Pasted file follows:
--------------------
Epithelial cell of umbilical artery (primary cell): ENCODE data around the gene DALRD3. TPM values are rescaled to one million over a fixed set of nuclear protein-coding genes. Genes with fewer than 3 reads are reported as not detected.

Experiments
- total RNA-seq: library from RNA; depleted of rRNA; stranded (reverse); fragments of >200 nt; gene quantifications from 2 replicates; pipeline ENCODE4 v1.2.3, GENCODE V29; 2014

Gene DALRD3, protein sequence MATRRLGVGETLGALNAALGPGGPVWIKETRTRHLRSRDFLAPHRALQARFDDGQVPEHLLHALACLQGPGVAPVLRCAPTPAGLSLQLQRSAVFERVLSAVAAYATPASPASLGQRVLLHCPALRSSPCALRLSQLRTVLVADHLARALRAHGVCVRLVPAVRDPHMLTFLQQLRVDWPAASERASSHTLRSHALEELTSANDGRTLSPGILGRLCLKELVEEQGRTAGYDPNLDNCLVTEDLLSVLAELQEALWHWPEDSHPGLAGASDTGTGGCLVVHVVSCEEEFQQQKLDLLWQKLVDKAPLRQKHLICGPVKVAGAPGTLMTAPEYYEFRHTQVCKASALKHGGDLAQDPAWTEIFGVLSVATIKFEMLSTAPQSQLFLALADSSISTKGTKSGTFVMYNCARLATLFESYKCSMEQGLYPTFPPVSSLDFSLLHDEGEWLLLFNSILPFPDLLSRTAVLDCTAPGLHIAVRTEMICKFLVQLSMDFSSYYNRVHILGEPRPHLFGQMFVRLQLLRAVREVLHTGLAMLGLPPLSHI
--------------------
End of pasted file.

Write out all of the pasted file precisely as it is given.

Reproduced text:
Epithelial cell of umbilical artery (primary cell): ENCODE data around the gene DALRD3. TPM values are rescaled to one million over a fixed set of nuclear protein-coding genes. Genes with fewer than 3 reads are reported as not detected.

Experiments
- total RNA-seq: library from RNA; depleted of rRNA; stranded (reverse); fragments of >200 nt; gene quantifications from 2 replicates; pipeline ENCODE4 v1.2.3, GENCODE V29; 2014

Gene DALRD3, protein sequence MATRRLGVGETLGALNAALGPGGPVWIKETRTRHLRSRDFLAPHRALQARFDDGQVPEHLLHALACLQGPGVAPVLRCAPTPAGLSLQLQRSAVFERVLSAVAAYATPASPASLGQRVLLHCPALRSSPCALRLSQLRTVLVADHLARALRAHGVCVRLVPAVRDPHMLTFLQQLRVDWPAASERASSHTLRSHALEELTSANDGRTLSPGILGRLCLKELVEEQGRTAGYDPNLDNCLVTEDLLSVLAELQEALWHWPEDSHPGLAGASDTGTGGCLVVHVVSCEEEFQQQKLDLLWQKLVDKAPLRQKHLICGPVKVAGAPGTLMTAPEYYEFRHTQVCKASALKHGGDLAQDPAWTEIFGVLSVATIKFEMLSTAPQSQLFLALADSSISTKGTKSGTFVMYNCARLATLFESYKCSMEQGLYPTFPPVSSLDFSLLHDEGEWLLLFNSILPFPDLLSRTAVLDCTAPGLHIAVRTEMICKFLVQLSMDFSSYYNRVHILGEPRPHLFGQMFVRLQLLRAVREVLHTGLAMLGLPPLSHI